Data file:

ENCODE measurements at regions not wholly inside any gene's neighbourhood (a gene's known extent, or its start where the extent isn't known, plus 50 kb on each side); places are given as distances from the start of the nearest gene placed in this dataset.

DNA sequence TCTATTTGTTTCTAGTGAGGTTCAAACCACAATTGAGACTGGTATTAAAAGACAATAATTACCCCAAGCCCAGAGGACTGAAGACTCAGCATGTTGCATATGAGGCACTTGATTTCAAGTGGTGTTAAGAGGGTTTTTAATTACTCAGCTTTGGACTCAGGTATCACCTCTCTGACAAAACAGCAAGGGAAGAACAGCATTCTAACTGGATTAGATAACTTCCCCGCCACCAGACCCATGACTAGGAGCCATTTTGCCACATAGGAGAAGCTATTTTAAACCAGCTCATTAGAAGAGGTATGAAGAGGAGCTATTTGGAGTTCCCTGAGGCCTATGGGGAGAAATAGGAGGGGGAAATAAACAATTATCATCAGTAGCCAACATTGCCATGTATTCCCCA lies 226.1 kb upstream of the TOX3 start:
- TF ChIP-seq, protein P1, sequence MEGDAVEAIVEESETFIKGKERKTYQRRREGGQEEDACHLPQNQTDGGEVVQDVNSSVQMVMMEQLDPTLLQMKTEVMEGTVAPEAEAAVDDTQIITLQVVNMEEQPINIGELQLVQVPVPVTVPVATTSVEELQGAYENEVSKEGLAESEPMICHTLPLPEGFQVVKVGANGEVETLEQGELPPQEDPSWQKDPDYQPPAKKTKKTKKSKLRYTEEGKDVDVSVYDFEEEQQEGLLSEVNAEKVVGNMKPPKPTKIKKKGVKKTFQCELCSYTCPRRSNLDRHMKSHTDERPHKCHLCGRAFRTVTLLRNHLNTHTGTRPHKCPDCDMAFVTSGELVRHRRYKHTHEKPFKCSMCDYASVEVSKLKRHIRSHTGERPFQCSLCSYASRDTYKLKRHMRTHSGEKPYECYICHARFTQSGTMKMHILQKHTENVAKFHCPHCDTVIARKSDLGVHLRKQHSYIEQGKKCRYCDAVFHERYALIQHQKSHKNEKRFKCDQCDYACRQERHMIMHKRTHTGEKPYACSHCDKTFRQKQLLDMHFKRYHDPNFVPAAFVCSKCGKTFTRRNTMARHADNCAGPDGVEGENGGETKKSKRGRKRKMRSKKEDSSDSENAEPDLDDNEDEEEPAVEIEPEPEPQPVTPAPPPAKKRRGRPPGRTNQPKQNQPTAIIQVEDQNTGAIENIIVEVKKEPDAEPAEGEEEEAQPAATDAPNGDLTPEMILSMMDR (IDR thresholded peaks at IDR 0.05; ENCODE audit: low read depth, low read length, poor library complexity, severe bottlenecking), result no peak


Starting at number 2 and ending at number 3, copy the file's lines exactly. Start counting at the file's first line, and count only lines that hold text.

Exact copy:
DNA sequence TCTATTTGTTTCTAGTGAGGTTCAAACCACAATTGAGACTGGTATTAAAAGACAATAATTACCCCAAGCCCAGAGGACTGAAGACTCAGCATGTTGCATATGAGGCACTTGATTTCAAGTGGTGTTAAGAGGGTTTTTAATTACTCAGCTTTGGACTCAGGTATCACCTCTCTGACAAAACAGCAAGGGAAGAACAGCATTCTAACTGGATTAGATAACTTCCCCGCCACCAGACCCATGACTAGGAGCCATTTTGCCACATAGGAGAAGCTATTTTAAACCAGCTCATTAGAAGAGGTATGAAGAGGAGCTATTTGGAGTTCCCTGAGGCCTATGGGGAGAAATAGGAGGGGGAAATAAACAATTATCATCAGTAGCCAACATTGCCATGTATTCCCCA lies 226.1 kb upstream of the TOX3 start:
- TF ChIP-seq, protein P1, sequence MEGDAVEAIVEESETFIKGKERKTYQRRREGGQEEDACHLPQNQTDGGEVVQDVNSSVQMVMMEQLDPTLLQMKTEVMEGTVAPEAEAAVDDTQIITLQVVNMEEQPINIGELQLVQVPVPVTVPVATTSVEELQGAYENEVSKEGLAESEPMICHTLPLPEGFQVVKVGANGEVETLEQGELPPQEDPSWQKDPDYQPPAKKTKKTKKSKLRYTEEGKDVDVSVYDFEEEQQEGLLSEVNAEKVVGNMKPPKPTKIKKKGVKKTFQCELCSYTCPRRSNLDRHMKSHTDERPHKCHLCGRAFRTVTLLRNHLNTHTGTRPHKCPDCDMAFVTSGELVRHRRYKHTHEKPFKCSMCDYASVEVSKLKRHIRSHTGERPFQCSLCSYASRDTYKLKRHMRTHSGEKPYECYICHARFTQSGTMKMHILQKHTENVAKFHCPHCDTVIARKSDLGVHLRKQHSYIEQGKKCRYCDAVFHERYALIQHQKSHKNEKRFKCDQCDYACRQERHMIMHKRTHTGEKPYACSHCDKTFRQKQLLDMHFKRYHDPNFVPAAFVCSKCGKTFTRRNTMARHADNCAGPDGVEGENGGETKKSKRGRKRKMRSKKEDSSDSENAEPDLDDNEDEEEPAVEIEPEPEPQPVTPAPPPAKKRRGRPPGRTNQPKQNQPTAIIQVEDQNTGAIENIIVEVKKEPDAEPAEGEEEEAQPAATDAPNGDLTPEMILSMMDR (IDR thresholded peaks at IDR 0.05; ENCODE audit: low read depth, low read length, poor library complexity, severe bottlenecking), result no peak